Sitting in their trailer a couple of hours before they’re set to hit the main stage at Ohana Fest in Dana Point, Young the Giant’s Sameer Gadhia and Francois Comtois rest comfortably in their trailer. Having arrived earlier than their bandmates, the singer, who is sporting a tucked-in Hawaiian button-down shirt and dress pants, and drummer, who leans back casually in his chair in a jeans and t-shirt ensemble, respectively take stock of how long and short a decade in the spotlight can be — even if that means describing the unglamorous nature of staying at your parents house the night before a local festival — a welcome change in this case.
“Always great to get a home cooked meal and to stay at home,” the two joke.
For the Irvine-natives, the past decade has seen them soar past their initial expectations as a band. At this point, their story is well-known to locals. First known as The Jakes, the quintet changed their name to Young the Giant in 2009 then became popular based on the strength of the catchy alt rock that defined “Cough Syrup” and “My Body,” the group rapidly ascended to festival and radio fixtures, and continue to barrel forward.
As they’ve plowed through multiple headlining tours, it would have been easy for the band to enjoy their success and release music at a leisurely clip. Instead, Young the Giant once again made a quick return to the studio. Even a decade in, the band continues to find ways to keep a fresh approach to their songwriting, which was how they approached their fourth album, Mirror Master, out on October 12.
Unlike 2016’s Home of the Strange where the band took a look at the world at large, on Mirror Master, the band used the chaotic elements that have encompassed culture and society to took a turn inward.
“It’s more introspective of how America and how the world got here,” Gadhia says. “The image that we saw of America was something entirely different. In a lot of ways, this record isn’t as political — it’s how modern technology and everything has led to this point of this internal dialogue that everyone has and that they’re a superstar of their own life, and how it’s played out in a much larger way.”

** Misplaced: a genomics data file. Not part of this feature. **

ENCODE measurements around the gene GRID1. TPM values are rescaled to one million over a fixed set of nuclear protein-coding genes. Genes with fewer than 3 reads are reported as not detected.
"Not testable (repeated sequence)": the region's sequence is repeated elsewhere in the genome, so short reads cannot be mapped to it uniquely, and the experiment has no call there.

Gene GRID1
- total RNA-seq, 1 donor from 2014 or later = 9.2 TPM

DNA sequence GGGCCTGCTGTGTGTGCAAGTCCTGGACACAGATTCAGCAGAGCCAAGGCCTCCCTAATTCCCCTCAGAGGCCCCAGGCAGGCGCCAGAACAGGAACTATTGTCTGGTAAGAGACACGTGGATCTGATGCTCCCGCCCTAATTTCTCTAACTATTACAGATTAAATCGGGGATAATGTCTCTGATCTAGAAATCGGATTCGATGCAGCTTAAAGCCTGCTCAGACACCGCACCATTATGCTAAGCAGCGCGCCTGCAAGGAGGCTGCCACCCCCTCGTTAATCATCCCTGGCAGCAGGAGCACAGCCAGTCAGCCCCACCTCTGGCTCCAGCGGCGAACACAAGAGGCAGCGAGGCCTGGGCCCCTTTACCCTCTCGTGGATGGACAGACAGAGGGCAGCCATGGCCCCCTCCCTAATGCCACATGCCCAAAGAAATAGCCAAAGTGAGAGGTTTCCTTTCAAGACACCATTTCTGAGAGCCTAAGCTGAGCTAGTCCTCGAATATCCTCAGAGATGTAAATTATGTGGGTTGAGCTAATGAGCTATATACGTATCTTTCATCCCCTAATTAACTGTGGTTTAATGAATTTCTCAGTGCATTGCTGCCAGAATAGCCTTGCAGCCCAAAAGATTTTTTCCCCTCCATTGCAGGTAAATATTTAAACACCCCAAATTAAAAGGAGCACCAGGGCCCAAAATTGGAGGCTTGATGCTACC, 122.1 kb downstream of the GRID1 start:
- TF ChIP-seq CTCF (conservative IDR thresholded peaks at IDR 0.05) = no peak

“You can take 10 different angles of 10 different photos and make it 10 different ways,” Comtois adds. “For us, it’s having these conversations going into writing and how do you react to something so shocking. Once you realize the things you didn’t see happening, it forces you — and us — to toward inwards and have a look at the relationships in our lives.”
Despite having written 50 songs — which include incomplete or half-finished tracks which were recorded across multiple locations — it was easy for the group to pare down what would make the cut. Honestly evaluating their lives (“Rock has suffered for a while since it hides behind tropes and cliches that have been said,” Gadhia says) has made it easier to have songs that they say are more relatable since it tackles issues and vulnerabilities that others may have.
Reflecting on their decade, which has seen them become veterans in a genre where careers don’t last like they used to is not something that Young the Giant takes lightly.
“To think that it’s been 10 years, not to get too sappy, but it’s not something we take granted,” Comtois says. “The luxury we have is that our songs run the gamut from heavier stuff to poppy stuff to singer-songwriter. But our expectations have grown too, which is cool too.”
“For us, it was just like try to write great songs,” Gadhia says. “We just want to show the many different sides of who we are. Simple enough.”